John Gray: ‘What can we learn from cats? Don’t live in an imagined future’

Readers of Gray will recognise this book as a postscript or coda to Straw Dogs: Thoughts on Humans and Other Animals, the 2002 bestseller in which he elegantly dismantled the history of western philosophy – with its illusory faith in our species living somehow “above” evolving life and outside the constraints of nature. That book aimed its fire particularly at the prevailing belief of our time: that of the inevitably steady forward progress of humankind brought about by liberal democracy. When the book came out, as George W Bush was demanding “regime change” in Iraq, it struck a particular nerve. In the two decades since, its argument that the advance of rational enlightened thought might not offer any kind of lasting protection against baser tribal instincts or environmental destruction or human folly has felt like prophecy.
John Gray’s cat Julian, who died earlier this year.

That lack of interest in holding on to particular stories has led Gray over the years to some curious places politically. He grew up in a strong old Labour house on Tyneside, where his father worked on the docks as a carpenter and his mother kept the home. Witnessing that close community being broken up in the 1960s – Victorian streets bulldozed, and residents moved into brutal “utopian” housing schemes built under the criminal Labour council leader T Dan Smith – gave Gray a lasting distrust of all grandiose projects selling the idea of progress.
Gray believes that humans turned to philosophy principally out of anxiety, looking for some tranquillity in a chaotic and frightening world, telling themselves stories that might provide the illusion of calm. Cats, he suggests, wouldn’t recognise that need because they naturally revert to equilibrium whenever they’re not hungry or threatened. If cats were to give advice, it would be for their own amusement.

Cats don’t appear to get bored, because in Gray’s terms it would never occur to them to struggle to be happy. Humans, on the other hand, “are self-divided creatures whose lives are mostly spent on displacement activity”. Much of this displacement activity is a product of that other disabling difference to their feline companions, the certain knowledge of death. Gray is, typically, both irreligious and anti-atheist, reserving genial contempt for the likes of Richard Dawkins, and their censorious belief “that religion can be simply erased”.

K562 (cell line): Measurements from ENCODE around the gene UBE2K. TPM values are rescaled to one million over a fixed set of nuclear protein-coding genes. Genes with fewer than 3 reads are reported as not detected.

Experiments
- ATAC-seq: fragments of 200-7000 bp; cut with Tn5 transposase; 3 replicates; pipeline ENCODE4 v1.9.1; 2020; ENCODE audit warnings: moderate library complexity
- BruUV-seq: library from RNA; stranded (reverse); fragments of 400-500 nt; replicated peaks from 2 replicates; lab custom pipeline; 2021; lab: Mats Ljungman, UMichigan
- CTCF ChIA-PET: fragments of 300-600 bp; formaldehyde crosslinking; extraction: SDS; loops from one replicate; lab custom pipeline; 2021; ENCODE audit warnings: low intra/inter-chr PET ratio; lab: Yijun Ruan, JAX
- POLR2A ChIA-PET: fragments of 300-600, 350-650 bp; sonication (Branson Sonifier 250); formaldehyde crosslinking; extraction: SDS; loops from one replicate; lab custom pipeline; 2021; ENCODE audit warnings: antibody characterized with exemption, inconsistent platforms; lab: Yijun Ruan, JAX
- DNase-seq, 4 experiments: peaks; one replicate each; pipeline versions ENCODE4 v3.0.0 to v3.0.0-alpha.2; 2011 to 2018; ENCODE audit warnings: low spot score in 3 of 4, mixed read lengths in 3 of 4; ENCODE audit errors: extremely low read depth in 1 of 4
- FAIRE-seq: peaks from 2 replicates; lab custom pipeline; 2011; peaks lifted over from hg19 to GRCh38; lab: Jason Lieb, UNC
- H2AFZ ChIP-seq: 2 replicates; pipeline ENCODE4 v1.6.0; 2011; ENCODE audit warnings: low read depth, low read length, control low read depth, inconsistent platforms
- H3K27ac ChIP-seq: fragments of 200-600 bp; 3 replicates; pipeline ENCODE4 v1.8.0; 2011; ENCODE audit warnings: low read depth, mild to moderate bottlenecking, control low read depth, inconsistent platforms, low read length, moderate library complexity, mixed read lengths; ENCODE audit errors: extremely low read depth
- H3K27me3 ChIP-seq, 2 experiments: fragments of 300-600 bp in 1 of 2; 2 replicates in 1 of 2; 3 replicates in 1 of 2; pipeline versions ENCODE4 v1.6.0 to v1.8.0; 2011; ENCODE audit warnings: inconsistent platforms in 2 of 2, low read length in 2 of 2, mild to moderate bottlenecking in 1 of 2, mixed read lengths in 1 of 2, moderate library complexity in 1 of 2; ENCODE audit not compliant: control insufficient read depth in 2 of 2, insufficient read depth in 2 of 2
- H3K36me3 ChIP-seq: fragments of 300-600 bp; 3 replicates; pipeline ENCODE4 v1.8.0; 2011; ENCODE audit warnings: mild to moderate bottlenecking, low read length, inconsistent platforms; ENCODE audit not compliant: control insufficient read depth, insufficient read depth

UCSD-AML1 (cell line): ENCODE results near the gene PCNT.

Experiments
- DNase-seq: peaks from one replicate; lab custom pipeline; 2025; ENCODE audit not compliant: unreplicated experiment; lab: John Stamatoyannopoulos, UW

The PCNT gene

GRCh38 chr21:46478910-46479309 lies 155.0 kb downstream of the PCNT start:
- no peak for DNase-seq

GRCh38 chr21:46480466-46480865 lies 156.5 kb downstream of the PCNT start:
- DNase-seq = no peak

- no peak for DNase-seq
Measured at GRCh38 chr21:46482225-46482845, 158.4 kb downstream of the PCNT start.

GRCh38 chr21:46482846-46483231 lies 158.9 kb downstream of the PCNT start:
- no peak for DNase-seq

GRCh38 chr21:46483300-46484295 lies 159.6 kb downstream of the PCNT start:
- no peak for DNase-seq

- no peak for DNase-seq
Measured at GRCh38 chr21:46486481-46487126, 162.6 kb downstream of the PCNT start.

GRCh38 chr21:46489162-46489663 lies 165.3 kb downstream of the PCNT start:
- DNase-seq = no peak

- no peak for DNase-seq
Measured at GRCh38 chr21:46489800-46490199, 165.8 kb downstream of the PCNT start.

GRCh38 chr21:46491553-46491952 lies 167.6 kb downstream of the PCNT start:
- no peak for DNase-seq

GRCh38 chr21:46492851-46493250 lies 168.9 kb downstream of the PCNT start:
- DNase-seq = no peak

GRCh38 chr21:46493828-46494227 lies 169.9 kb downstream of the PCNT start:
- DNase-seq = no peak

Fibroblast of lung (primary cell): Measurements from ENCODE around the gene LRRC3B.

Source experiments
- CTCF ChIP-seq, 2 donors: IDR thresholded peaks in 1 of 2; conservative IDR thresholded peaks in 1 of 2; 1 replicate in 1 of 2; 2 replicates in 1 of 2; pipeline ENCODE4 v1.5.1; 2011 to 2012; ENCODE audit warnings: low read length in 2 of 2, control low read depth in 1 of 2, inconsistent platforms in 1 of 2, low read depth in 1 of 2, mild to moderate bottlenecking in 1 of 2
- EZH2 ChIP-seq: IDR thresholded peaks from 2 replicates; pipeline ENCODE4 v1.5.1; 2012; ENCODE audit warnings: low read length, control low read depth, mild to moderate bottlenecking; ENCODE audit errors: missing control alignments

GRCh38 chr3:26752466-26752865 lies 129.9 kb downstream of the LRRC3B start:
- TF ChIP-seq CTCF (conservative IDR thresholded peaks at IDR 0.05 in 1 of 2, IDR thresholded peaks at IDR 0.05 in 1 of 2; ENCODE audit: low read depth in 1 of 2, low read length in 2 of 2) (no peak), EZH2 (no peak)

Gray predicted the election victory of Trump in 2016 for something like the same reasons – “the feeling of abandonment, and disrespect in large parts of the working population” had to go somewhere – and suggests that even in the event of a Biden victory next month, those forces will not be silenced. Human beings, particularly in extremis, should never be expected to make rational choices. “As Bertrand Russell pointed out, the first world war, when it started, was welcomed largely as an interruption of boredom.”
He has formed the belief since then that “politics is a succession of temporary and partial remedies for permanent and recurring human evil”. His two central intellectual friendships were with the Oxford philosopher Isaiah Berlin, whose family had fled Soviet Russia, and with the novelist JG Ballard, who spent his childhood in a Japanese prison facility. Both helped to convince Gray that any political movement that believed it possessed a monopoly of wisdom, had gulags or concentration camps priced in. (In his most famous provocation, aping Jonathan Swift, Gray wrote a satirical “modest proposal” that called for the urgent reintroduction of torture to protect human rights in western democracies; Abu Ghraib and extraordinary rendition quickly followed.)
Gray has consistently voted flexibly, for what he sees as the lesser of two political evils at any political moment. “Had I been around, I would have strongly supported the Attlee government in 1945,” he says, but by the 1970s, he believed that postwar Labour settlement had become unwieldy and corrupt. Setting himself against most of the university academy, he supported Thatcher as a necessary corrective in British political history. “But then it turned into another ‘universal project’, certainly by 1989. And I would say I started jumping off in about 1987.” He was in favour of New Labour for a while, before abandoning the idea of that project for the same reasons.